Stack of $US 50 bills with notebook, glasses, and newspaper.

In Miccosukee Tribe of Indians of Florida v. Lewis Tein, P.L. (Fla. 3d DCA August 14, 2019), a nominal proposal for settlement was upheld because the party making the proposal had a good-faith basis for concluding that its exposure was minimal.

The underlying case involved a convoluted saga between the Miccosukee Tribe and its former lawyers, described in detail in a prior opinion from the Third DCA. During the pendency of the previous appeal, the tribe served proposals for settlement in the total amount of $7,500 on the former lawyers, which were not accepted. The prior appellate opinion held that the claims alleged in the lawsuit were barred by tribal sovereign immunity, and reversed the trial court order denying the tribe’s motion to dismiss.

On remand, the trial court dismissed the action, but denied the tribe’s motion for attorney’s fees. The trial court ruled that the proposals for settlement were filed in bad faith because they were nominal.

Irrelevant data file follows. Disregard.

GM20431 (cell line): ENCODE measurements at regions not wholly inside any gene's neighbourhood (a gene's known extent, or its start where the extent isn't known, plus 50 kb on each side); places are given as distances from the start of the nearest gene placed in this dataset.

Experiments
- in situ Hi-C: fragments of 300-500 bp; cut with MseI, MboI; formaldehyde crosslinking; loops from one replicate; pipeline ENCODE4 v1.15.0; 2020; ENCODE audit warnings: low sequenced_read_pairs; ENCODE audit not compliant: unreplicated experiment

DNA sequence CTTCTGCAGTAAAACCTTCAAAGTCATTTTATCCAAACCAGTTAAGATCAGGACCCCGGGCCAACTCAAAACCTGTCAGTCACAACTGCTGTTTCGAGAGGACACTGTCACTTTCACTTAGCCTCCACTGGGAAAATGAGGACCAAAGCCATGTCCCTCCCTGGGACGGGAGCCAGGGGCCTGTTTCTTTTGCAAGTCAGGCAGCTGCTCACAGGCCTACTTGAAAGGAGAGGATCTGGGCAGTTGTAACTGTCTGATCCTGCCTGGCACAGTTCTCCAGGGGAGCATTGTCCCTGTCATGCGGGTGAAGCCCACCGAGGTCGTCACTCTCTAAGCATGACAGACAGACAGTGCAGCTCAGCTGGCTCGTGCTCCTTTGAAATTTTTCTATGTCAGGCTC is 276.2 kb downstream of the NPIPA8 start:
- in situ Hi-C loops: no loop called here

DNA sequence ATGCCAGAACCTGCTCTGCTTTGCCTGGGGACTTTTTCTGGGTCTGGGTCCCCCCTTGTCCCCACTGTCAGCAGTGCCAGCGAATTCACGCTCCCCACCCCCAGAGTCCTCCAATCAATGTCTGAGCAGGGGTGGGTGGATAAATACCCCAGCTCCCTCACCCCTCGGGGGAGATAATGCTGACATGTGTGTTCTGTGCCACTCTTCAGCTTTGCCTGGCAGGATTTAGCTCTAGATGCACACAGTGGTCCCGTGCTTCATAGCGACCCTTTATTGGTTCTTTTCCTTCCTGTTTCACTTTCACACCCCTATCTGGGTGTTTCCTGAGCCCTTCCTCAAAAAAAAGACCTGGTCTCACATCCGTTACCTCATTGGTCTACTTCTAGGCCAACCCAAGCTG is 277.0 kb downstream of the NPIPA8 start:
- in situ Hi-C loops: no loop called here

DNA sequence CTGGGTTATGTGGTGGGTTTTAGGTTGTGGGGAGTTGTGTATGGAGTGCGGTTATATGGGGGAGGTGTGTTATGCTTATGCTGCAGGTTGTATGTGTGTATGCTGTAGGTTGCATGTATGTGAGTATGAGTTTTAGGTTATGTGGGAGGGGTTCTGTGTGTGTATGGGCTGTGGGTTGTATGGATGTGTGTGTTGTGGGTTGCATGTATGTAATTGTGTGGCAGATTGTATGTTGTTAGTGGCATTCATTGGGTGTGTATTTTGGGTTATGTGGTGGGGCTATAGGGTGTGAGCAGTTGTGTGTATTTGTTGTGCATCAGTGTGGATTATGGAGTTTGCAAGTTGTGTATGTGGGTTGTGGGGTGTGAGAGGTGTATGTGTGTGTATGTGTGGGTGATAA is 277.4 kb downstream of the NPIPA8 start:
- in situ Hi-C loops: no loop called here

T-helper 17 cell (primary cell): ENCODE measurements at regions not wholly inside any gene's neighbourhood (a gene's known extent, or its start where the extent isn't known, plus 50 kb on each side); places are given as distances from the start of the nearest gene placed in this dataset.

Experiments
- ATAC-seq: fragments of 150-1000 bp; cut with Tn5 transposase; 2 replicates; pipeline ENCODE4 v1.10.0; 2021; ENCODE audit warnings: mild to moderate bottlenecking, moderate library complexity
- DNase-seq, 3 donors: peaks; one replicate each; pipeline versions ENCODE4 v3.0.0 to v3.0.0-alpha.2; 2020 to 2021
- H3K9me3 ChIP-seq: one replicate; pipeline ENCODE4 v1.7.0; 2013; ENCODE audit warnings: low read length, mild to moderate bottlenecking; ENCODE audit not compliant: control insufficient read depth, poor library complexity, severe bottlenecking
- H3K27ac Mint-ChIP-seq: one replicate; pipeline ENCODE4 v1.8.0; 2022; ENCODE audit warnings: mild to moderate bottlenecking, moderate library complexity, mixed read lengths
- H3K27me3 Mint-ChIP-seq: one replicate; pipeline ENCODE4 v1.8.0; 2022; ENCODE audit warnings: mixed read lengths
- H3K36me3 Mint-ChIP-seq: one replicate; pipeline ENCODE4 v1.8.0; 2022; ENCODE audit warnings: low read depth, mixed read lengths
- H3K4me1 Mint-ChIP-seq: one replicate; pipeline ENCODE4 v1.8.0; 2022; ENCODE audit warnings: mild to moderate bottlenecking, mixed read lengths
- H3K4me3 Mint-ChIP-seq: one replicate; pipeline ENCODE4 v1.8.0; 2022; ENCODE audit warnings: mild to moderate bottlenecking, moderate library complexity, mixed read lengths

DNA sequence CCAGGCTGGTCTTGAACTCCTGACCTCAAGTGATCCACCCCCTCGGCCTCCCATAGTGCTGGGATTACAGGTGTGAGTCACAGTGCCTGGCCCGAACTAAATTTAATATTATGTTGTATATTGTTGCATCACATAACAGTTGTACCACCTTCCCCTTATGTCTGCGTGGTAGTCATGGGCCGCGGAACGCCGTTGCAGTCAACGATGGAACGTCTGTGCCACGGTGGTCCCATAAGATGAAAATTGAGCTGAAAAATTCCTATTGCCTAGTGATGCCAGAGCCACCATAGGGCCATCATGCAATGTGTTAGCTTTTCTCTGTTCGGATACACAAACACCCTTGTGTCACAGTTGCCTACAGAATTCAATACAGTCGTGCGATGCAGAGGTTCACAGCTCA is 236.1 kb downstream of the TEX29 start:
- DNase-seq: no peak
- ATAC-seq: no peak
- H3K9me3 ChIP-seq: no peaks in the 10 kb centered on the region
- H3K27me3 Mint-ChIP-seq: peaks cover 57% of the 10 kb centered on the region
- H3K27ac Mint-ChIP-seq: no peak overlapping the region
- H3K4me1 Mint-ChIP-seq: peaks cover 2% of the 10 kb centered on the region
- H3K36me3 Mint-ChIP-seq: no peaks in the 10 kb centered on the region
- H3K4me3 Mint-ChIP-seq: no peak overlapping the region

The Third DCA reversed the trial court. It held that a nominal proposal for settlement is not made in bad faith if the party making the proposal has a reasonable basis to conclude that its exposure is nominal or minimal. Thus, proof of bad faith requires a showing beyond the mere amount of the offer. Rather, a determination that a proposal was made in bad faith requires an inquiry into the circumstances shown by the entire record of the case.

In this case, the Miccosukee Tribe had a “well-founded, good faith, and legally correct” basis to conclude that sovereign immunity barred the Plaintiff’s claim. Thus, its nominal proposals for settlement were enforceable. Therefore, the trial court abused its discretion in ordering that the proposals were unenforceable.

Note: this post was updated on August 19, 2019 at 1:25 p.m. to reflect minor changes to the opinion issued by the Third DCA pursuant to its recent granting of a motion for rehearing.